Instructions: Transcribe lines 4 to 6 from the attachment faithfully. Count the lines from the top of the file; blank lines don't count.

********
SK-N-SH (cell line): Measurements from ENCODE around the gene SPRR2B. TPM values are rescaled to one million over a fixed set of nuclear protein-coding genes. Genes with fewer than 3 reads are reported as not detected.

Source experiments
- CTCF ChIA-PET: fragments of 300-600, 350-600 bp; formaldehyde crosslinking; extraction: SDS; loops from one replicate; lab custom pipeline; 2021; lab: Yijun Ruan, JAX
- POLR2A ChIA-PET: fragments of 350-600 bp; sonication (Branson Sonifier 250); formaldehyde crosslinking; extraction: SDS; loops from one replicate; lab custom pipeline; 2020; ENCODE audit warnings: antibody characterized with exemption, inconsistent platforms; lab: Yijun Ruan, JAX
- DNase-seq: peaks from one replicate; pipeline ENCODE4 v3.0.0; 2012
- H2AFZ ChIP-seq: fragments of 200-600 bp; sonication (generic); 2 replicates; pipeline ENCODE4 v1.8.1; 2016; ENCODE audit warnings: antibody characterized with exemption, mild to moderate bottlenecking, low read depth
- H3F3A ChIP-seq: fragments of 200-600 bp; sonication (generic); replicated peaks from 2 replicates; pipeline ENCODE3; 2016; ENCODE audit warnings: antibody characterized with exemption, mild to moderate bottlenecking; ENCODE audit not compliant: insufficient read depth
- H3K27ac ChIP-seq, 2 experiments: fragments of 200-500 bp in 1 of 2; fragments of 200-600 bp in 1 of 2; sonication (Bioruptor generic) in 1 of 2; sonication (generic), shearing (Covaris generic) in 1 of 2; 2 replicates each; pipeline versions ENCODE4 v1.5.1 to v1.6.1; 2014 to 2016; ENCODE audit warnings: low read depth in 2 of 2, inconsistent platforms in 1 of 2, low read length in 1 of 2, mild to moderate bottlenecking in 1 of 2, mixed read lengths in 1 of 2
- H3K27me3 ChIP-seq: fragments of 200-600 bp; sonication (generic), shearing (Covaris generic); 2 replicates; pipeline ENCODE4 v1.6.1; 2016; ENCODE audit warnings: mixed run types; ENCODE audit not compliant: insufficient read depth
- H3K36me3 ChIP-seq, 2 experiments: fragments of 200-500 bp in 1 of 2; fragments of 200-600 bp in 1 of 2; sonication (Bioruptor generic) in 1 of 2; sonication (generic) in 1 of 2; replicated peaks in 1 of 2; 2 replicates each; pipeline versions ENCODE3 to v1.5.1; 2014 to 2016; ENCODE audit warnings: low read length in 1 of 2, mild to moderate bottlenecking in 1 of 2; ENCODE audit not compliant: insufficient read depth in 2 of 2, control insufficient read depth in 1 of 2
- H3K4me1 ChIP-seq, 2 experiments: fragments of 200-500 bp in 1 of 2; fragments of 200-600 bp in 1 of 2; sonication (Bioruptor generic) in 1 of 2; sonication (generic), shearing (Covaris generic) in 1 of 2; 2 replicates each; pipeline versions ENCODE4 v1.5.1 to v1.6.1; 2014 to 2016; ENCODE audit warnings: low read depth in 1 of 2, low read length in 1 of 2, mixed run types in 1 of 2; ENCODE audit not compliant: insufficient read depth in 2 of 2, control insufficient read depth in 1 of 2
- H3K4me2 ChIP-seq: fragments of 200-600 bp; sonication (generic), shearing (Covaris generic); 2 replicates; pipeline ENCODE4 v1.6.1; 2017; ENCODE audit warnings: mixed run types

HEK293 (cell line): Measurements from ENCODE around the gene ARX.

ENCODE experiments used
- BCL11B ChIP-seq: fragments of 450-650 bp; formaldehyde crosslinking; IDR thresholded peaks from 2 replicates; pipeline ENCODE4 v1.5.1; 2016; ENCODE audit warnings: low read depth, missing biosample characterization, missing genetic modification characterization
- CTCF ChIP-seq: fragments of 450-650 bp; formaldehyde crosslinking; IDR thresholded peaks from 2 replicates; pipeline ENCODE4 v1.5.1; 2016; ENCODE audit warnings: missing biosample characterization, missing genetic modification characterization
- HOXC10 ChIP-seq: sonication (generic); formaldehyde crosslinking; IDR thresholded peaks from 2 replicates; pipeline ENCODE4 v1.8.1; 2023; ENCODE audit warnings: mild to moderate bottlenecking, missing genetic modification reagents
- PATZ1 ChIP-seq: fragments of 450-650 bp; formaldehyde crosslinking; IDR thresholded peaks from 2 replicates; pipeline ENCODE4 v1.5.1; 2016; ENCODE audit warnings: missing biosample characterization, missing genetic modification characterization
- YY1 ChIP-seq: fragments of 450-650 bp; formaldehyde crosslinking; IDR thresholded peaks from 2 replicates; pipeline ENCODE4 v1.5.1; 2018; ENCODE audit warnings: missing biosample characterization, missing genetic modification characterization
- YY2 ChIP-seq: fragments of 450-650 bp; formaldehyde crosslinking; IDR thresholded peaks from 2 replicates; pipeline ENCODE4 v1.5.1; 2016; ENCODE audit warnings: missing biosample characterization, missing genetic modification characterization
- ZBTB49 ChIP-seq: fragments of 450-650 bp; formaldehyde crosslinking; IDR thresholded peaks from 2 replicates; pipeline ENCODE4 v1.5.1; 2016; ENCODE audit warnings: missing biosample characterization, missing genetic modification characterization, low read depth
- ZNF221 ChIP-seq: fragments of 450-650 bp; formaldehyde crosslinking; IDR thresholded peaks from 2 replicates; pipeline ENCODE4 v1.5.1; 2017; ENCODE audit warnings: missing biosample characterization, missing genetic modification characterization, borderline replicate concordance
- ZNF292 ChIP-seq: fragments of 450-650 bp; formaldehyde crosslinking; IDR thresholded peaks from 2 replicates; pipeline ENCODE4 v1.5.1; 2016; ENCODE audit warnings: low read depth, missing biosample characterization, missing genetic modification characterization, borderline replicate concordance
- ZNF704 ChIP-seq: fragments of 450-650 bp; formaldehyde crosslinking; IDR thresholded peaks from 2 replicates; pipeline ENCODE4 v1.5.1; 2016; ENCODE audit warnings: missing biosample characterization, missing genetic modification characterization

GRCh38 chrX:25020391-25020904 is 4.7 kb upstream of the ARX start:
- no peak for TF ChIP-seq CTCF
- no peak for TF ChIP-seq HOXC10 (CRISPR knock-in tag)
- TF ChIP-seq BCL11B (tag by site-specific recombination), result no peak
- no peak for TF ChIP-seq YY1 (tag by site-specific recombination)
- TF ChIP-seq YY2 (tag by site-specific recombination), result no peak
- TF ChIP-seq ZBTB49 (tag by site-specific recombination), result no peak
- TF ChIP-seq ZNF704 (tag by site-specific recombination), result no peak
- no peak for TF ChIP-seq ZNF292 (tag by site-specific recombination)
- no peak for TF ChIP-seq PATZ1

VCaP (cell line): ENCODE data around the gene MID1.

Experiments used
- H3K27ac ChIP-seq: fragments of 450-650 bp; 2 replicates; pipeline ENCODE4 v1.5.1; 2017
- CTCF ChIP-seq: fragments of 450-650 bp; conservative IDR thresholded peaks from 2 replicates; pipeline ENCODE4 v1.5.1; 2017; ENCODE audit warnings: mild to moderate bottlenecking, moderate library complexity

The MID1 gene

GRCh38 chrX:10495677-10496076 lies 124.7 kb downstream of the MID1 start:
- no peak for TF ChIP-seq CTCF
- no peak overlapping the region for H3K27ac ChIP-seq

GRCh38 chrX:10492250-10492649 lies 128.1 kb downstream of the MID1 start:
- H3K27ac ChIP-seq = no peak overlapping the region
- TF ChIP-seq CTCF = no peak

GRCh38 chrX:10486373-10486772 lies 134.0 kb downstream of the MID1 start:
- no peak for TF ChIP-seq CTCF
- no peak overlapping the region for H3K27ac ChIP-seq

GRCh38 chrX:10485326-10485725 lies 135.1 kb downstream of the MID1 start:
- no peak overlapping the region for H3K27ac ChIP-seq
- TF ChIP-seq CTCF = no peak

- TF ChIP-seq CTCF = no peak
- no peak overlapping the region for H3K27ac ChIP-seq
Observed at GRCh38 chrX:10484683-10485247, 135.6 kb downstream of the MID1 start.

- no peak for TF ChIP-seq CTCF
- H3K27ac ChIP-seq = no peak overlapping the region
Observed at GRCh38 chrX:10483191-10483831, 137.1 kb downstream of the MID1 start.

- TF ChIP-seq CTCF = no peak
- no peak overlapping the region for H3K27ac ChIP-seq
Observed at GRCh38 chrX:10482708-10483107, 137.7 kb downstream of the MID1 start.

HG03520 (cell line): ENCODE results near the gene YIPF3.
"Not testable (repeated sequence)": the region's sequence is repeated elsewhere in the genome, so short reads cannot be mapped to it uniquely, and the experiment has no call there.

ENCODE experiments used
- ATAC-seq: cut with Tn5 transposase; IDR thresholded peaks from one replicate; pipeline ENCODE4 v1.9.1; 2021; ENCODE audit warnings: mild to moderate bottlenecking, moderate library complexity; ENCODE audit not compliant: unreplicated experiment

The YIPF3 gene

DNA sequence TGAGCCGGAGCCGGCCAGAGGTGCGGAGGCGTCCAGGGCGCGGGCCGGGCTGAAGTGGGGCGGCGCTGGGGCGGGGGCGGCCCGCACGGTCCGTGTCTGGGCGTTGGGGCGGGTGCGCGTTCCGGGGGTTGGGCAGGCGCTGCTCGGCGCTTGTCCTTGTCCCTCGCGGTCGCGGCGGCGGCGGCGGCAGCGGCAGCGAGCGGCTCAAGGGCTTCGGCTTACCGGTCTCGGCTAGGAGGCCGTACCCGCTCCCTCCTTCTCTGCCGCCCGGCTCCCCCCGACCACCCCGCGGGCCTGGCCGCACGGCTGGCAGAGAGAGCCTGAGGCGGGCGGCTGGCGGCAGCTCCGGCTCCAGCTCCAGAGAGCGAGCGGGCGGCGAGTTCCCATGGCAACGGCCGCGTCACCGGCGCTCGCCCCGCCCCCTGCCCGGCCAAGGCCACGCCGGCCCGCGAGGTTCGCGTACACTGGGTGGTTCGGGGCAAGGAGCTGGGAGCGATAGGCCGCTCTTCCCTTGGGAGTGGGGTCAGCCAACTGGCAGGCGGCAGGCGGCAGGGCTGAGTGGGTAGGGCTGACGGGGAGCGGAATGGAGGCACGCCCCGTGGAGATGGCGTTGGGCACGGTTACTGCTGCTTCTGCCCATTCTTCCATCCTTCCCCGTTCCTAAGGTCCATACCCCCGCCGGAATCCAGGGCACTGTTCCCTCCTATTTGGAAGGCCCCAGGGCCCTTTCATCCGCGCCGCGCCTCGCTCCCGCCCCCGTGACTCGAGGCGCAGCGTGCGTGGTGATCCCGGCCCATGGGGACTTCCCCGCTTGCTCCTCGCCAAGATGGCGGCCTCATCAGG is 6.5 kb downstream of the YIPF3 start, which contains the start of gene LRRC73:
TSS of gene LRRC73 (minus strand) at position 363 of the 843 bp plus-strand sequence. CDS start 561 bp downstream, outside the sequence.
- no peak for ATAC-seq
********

- POLR2A ChIA-PET: fragments of 350-600 bp; sonication (Branson Sonifier 250); formaldehyde crosslinking; extraction: SDS; loops from one replicate; lab custom pipeline; 2020; ENCODE audit warnings: antibody characterized with exemption, inconsistent platforms; lab: Yijun Ruan, JAX
- DNase-seq: peaks from one replicate; pipeline ENCODE4 v3.0.0; 2012
- H2AFZ ChIP-seq: fragments of 200-600 bp; sonication (generic); 2 replicates; pipeline ENCODE4 v1.8.1; 2016; ENCODE audit warnings: antibody characterized with exemption, mild to moderate bottlenecking, low read depth